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Creeper

Speaker wiring and extension cab question?

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Many combos such as the Fender Rumble 500 will have two power ratings I.e:

500 Watts @ 4 ohms (with External Speaker), 350 Watts @ 8 ohms (Internal)

i wondered how this is achieved, I “think” it would be by having the two internal speakers as 4ohm wired in series, which gives you the 8ohm load when operating the combo by itself, then once an 8ohm extension cab is connected it effectively becomes two 8ohm cabs in parallel which run at 4ohms.

Is this correct and will most combos have there speakers wired in series if there is the ability to add an extension cab??

 

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1 hour ago, James Nada said:

Yes.

Either that, or the two internal speakers are 16 ohms each and wired in parallel.

 

Thanks, would there be a preferred way to do this, or do manufactures do it differently,  would two 4 ohm speakers in serial or 16ohm in parallel make any difference to the performance or sound??

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9 hours ago, Creeper said:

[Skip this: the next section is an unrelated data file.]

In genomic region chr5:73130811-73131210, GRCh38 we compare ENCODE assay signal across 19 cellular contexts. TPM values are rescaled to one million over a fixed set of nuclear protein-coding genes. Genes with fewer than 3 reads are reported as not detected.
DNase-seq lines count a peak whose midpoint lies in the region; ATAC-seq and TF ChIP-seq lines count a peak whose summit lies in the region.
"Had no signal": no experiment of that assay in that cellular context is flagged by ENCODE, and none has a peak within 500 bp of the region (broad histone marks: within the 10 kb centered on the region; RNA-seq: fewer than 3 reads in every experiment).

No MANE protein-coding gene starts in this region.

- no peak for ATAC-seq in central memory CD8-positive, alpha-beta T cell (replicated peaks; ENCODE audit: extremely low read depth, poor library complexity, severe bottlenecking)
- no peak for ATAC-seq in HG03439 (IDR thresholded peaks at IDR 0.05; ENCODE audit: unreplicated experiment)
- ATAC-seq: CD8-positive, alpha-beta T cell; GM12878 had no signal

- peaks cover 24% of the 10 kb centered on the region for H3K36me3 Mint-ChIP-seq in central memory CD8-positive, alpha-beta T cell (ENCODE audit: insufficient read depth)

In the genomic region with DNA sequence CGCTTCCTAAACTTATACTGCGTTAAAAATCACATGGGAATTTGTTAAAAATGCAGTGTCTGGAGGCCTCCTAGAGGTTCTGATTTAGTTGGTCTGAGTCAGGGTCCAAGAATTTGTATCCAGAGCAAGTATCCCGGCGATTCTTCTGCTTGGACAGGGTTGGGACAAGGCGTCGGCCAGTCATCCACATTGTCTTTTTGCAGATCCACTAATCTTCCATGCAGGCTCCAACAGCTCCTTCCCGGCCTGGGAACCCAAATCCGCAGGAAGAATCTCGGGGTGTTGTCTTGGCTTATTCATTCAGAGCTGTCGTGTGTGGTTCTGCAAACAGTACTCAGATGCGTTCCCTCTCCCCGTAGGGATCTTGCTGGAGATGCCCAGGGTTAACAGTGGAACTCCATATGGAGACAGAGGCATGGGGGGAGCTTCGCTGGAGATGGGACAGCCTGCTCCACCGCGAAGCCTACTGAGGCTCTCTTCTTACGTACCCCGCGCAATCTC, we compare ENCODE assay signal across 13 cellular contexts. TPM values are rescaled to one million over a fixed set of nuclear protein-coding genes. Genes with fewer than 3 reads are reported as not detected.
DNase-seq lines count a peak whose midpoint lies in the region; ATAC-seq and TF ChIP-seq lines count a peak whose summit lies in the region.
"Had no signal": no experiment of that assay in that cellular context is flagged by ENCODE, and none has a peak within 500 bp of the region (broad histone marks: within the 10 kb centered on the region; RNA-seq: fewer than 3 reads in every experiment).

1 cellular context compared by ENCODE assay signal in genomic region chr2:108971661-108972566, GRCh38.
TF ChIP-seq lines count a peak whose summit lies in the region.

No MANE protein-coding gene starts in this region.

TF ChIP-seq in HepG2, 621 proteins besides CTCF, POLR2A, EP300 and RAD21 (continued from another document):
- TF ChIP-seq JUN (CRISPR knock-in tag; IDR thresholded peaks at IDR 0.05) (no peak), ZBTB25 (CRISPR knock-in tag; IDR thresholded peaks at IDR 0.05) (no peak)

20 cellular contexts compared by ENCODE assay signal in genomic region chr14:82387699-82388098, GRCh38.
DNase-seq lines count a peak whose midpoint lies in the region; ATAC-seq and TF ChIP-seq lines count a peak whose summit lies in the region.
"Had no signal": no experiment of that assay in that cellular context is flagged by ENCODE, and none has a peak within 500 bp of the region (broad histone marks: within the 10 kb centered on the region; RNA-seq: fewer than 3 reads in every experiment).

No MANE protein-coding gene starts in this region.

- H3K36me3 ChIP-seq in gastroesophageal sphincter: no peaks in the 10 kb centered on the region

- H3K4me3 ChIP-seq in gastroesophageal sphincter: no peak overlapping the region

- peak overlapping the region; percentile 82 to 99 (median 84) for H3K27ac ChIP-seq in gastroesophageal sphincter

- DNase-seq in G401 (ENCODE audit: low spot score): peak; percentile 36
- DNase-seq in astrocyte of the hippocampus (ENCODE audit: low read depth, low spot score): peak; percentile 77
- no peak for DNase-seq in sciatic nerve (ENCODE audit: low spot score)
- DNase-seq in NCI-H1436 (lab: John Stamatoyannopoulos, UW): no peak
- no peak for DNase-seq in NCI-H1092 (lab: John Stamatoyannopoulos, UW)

Thanks, would there be a preferred way to do this, or do manufactures do it differently,  would two 4 ohm speakers in serial or 16ohm in parallel make any difference to the performance or sound??

I'm no expert, but I be surprised if there was any difference in performance or sound. 

I expect manufacturers choose 4 or 16 ohms depending on which is cheapest, which itself will probably be determined by the most commonly used in their other products or which the speaker manufacturer sells most of.  The only way to be sure is to take your combo apart and see what the label says.

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Adding cabs is usually going to produce improved results. When amplifying low frequencies you need as much amplifier power as you can possibly achieve; once a bass sound is loud and clean, you're off to a flying start. As well as increasing amplifier power by reducing the impedance presented to the amp, adding another cab introduces another sound source which adds SPL, it'll be a different sound because it's probably a different cab, and when speaker enclosures are coupled (stacked or side-by-side) they tend to enhance each other's performance. 

In short, massive power and loads of cabs!

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i wouldn't expect there to be a difference in performance or sound but the choice of series or parallel speakers in a 2 speaker cab is sometimes down to what happens if one of the speakers fails, it they are parallel then the amp is suddenly seeing a 16 ohm load, if they are in series then the amp is suddenly seeing no load at all (which is usually very serious for amps with valve power sections0

 

the amp manufacturer will decide which outcome is the least disastrous and go for that (if they're engineering it properly)

 

Matt

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